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“question, declare our resolution, to reform, that is, not to abolish, Episcopacy.

It cannot but be wished that he, who could speak in this manner, had been able to act with spirit and uniformity.

When the Commons began to set the royal authority at open defiance, Waller. is said to have withdrawn from the house, and to have returned with the king's permission; and, when the king set up his standard, he sent him a thousand broad-pieces. He continued, however, to fit in the rebellious conventicle; but “ spoke," says Clarendon, “ with great “ sharpness and freedom, which, now “ there was no danger of being out“ voted, was not restrained; and there

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“ fore used as an argument against those “ who were gone upon pretence that " they were not suffered to deliver their 66 opinion freely in the house, which - could not be believed, when all men 56 knew what liberty Mr. Waller took, “ and spoke every day with impunity 56 against the sense and proceedings of " the house.”

Waller, as he continued to fit, was one of the commissioners nominated by the parliament to treat with the king at Oxford; and when they were presented, the king said to him, “ Though " you are the last, you are not the low“ est nor the least in my favour.” Whitlock, who, being another of the commissioners, was witness of this kindness, imputes it to the king's knowledge of the plot, in which Waller appeared afterwards to have been engaged against the parliament. Fenton, with equal probability, believes that his attempt to promote the royal cause arose from his fenfibility of the king's tenderness. Whitlock says nothing of his behaviour at Oxford: he was sent with several others to add pomp to the commission; but was not one of those to whom the trust of treating was imparted.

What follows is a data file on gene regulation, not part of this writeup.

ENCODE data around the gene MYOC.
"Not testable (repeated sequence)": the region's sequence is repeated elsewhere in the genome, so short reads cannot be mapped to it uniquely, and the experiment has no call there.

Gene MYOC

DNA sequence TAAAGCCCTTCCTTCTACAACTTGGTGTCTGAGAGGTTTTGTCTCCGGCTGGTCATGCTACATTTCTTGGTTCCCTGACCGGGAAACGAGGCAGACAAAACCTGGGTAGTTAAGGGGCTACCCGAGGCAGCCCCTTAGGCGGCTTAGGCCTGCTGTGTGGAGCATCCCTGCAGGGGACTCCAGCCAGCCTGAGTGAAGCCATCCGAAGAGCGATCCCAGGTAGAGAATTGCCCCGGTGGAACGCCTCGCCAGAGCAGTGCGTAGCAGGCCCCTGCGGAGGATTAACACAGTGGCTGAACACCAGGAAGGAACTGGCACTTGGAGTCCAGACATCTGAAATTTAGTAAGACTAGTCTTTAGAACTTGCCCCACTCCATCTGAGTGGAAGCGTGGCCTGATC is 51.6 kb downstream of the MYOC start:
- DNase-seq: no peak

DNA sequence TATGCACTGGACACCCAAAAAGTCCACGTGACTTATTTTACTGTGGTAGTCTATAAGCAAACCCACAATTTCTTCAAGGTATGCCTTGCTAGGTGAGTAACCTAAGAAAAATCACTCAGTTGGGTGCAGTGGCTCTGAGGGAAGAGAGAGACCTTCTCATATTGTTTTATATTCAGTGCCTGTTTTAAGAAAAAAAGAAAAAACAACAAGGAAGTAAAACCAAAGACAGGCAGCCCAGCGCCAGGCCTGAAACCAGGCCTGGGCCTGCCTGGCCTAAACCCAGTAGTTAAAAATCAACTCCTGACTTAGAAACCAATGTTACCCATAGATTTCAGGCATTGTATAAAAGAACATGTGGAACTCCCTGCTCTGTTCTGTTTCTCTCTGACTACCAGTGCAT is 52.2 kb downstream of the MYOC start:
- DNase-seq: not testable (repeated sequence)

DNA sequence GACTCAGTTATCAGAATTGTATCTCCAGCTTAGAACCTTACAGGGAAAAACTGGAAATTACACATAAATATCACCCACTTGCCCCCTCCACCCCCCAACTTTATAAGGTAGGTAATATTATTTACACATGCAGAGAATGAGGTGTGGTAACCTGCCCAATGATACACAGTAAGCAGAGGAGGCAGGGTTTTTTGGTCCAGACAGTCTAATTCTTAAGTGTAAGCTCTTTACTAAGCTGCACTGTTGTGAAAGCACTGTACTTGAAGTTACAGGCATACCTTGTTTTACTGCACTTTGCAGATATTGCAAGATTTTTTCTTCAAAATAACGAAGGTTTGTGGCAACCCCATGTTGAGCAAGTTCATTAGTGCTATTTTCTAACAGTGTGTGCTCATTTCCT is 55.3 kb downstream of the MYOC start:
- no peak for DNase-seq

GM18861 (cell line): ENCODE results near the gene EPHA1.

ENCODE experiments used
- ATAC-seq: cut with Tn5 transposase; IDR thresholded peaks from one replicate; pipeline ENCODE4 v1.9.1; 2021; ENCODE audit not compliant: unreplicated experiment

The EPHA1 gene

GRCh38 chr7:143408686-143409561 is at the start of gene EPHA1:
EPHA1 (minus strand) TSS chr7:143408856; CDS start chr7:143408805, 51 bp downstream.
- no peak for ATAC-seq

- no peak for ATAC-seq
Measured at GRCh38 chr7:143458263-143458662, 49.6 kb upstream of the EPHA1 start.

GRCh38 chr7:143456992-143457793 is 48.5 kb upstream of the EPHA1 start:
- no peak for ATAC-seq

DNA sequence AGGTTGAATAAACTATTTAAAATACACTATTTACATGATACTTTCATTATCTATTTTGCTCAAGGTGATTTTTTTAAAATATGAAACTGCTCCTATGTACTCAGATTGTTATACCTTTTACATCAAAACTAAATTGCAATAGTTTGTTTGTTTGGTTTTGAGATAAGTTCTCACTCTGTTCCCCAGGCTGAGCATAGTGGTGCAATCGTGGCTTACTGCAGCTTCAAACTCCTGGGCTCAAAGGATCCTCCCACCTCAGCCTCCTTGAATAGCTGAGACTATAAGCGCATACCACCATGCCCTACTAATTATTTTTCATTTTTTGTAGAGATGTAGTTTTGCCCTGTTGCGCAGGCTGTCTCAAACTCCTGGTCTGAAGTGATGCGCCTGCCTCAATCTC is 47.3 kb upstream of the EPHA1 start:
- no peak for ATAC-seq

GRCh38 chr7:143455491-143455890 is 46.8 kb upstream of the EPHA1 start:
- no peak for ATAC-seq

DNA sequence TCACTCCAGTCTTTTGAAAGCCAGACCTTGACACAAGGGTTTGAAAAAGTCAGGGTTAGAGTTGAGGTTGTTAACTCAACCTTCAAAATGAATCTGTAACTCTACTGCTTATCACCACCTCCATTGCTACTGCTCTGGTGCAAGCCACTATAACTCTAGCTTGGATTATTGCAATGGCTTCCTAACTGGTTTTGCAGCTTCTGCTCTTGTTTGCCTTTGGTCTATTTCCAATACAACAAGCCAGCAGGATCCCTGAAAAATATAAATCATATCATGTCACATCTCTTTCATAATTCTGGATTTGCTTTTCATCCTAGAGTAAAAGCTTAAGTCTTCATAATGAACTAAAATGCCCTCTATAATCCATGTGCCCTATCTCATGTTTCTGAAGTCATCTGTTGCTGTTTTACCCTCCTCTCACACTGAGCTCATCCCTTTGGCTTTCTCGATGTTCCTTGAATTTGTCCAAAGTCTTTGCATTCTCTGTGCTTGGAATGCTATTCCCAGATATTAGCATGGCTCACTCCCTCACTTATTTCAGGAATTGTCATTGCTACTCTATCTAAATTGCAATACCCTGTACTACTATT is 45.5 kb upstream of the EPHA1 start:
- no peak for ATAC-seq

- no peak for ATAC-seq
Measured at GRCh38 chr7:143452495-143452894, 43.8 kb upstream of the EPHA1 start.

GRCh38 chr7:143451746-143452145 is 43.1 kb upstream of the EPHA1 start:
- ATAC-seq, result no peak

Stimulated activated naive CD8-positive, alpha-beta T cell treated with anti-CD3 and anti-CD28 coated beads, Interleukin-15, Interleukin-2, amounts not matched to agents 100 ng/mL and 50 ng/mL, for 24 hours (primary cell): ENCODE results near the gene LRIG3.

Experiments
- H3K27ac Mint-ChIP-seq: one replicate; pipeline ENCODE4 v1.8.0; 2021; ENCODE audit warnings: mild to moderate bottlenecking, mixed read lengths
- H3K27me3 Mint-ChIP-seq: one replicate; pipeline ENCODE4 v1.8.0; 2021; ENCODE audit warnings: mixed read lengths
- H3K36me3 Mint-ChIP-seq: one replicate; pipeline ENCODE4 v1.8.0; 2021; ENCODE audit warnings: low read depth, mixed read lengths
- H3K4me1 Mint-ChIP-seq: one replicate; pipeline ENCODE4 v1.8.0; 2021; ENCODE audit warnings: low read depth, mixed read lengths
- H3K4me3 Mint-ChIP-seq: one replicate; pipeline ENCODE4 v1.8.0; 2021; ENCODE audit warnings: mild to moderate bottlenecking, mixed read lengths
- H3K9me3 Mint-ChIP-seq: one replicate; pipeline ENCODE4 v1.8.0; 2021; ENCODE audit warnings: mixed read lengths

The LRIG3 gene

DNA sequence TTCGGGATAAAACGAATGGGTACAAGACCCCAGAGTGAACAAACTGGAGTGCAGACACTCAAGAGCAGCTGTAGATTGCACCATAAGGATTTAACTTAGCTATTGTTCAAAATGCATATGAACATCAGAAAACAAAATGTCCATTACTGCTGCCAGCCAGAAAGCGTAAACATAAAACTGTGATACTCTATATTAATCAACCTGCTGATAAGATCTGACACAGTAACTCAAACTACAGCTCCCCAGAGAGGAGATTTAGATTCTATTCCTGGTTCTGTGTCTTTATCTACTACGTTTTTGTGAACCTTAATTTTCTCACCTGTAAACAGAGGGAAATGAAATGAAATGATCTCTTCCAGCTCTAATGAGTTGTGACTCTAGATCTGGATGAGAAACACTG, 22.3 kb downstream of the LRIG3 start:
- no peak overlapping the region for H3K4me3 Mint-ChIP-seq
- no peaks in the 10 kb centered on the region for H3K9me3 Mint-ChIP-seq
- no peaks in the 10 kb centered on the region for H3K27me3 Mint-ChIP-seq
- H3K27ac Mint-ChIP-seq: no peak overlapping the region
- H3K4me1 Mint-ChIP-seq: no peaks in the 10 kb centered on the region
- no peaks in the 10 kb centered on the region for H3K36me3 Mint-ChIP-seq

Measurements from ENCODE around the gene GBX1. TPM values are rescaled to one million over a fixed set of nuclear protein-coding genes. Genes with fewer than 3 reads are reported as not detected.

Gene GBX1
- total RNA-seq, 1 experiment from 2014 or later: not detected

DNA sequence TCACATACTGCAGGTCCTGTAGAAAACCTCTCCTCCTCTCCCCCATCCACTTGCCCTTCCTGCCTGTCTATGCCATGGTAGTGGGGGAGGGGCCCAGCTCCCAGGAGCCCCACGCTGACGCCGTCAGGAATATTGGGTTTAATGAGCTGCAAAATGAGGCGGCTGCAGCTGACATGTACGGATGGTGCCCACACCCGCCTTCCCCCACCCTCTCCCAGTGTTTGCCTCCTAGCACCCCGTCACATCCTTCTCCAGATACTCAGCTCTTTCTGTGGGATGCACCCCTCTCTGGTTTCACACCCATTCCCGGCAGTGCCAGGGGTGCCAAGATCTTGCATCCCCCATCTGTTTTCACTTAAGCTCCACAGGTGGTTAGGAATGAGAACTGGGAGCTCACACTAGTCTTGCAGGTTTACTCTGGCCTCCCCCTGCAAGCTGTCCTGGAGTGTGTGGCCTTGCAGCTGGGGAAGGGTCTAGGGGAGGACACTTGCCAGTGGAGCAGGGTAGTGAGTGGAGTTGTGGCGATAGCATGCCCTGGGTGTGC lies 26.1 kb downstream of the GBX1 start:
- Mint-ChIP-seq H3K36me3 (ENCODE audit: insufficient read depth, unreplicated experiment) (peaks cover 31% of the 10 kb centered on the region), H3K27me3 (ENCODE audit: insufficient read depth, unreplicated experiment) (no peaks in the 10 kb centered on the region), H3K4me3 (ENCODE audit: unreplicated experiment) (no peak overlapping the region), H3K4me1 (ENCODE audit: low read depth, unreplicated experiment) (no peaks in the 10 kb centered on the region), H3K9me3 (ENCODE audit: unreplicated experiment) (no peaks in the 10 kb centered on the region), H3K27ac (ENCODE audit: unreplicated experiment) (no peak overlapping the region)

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The engagement, known by the name of Waller’s plot, was soon afterwards discovered. Waller had a brother-inlaw, Tomkyns, who was clerk of the Queen's council, and at the same time had a very numerous acquaintance, and

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great influence, in the city. Waller and he, conversing with great confidence, told both their own secrets and those of their friends; and, surveying the wide extent of their conversation, imagined that they found in the majority of all ranks great disapprobation of the violence of the Commons, and unwillingness to continue the war. They knew that many favoured the king, whose fear concealed their loyalty ; and many desired peace, though they durst not oppose the clamour for war; and they imagined that if those who had these good intentions could be informed of their own strength, and enabled by intelligence to act together, they might overpower the fury of sedition, by re

fusing fusing to comply with the ordinance for the twentieth part, and the other taxes levied for the support of the rebel army and by uniting great numbers in a peti: tion for peace.

Lord Conway joined in the design and, as Clarendon imagines, inciden dentally mingled, as he was a soldier, some martial hopes or projects, which however were only mentioned, the main design being to bring the loyal inhabitants to the knowledge of each other for which purpose there was to be appointed one in every district, to distinguish the friends of the king, the adherents to the parliament, and the neutrals. How far they proceeded does inot appear; the result of their enquiry,

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